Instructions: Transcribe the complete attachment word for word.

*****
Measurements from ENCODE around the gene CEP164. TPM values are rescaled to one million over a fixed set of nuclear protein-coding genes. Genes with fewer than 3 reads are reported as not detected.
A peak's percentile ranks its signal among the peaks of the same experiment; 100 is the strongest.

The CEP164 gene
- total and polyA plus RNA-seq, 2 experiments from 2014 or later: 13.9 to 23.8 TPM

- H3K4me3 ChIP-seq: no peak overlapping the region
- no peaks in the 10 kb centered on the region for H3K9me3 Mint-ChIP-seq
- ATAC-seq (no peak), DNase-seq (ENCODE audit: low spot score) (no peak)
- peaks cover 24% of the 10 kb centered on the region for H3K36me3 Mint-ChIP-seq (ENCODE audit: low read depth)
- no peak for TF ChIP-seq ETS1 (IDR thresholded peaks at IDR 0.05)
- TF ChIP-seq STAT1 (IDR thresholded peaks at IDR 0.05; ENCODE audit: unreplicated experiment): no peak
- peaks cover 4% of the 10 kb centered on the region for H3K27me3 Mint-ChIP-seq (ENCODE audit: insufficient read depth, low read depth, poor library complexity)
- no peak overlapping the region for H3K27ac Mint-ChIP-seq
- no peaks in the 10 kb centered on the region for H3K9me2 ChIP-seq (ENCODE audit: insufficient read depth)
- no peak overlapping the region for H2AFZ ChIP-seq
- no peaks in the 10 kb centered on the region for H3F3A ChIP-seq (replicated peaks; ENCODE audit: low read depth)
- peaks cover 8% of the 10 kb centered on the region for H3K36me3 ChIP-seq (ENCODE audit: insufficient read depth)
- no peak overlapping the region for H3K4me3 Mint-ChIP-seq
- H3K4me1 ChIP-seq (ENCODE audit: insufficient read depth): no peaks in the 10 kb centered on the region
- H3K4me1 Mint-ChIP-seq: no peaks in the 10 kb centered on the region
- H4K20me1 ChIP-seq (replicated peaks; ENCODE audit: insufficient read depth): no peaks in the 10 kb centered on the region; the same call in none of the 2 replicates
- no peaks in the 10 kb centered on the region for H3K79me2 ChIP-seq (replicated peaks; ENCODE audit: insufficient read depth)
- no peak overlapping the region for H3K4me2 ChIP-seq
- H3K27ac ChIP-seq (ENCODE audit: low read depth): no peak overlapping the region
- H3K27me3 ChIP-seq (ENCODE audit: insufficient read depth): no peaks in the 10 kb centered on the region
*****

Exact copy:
Measurements from ENCODE around the gene CEP164. TPM values are rescaled to one million over a fixed set of nuclear protein-coding genes. Genes with fewer than 3 reads are reported as not detected.
A peak's percentile ranks its signal among the peaks of the same experiment; 100 is the strongest.

The CEP164 gene
- total and polyA plus RNA-seq, 2 experiments from 2014 or later: 13.9 to 23.8 TPM

- H3K4me3 ChIP-seq: no peak overlapping the region
- no peaks in the 10 kb centered on the region for H3K9me3 Mint-ChIP-seq
- ATAC-seq (no peak), DNase-seq (ENCODE audit: low spot score) (no peak)
- peaks cover 24% of the 10 kb centered on the region for H3K36me3 Mint-ChIP-seq (ENCODE audit: low read depth)
- no peak for TF ChIP-seq ETS1 (IDR thresholded peaks at IDR 0.05)
- TF ChIP-seq STAT1 (IDR thresholded peaks at IDR 0.05; ENCODE audit: unreplicated experiment): no peak
- peaks cover 4% of the 10 kb centered on the region for H3K27me3 Mint-ChIP-seq (ENCODE audit: insufficient read depth, low read depth, poor library complexity)
- no peak overlapping the region for H3K27ac Mint-ChIP-seq
- no peaks in the 10 kb centered on the region for H3K9me2 ChIP-seq (ENCODE audit: insufficient read depth)
- no peak overlapping the region for H2AFZ ChIP-seq
- no peaks in the 10 kb centered on the region for H3F3A ChIP-seq (replicated peaks; ENCODE audit: low read depth)
- peaks cover 8% of the 10 kb centered on the region for H3K36me3 ChIP-seq (ENCODE audit: insufficient read depth)
- no peak overlapping the region for H3K4me3 Mint-ChIP-seq
- H3K4me1 ChIP-seq (ENCODE audit: insufficient read depth): no peaks in the 10 kb centered on the region
- H3K4me1 Mint-ChIP-seq: no peaks in the 10 kb centered on the region
- H4K20me1 ChIP-seq (replicated peaks; ENCODE audit: insufficient read depth): no peaks in the 10 kb centered on the region; the same call in none of the 2 replicates
- no peaks in the 10 kb centered on the region for H3K79me2 ChIP-seq (replicated peaks; ENCODE audit: insufficient read depth)
- no peak overlapping the region for H3K4me2 ChIP-seq
- H3K27ac ChIP-seq (ENCODE audit: low read depth): no peak overlapping the region
- H3K27me3 ChIP-seq (ENCODE audit: insufficient read depth): no peaks in the 10 kb centered on the region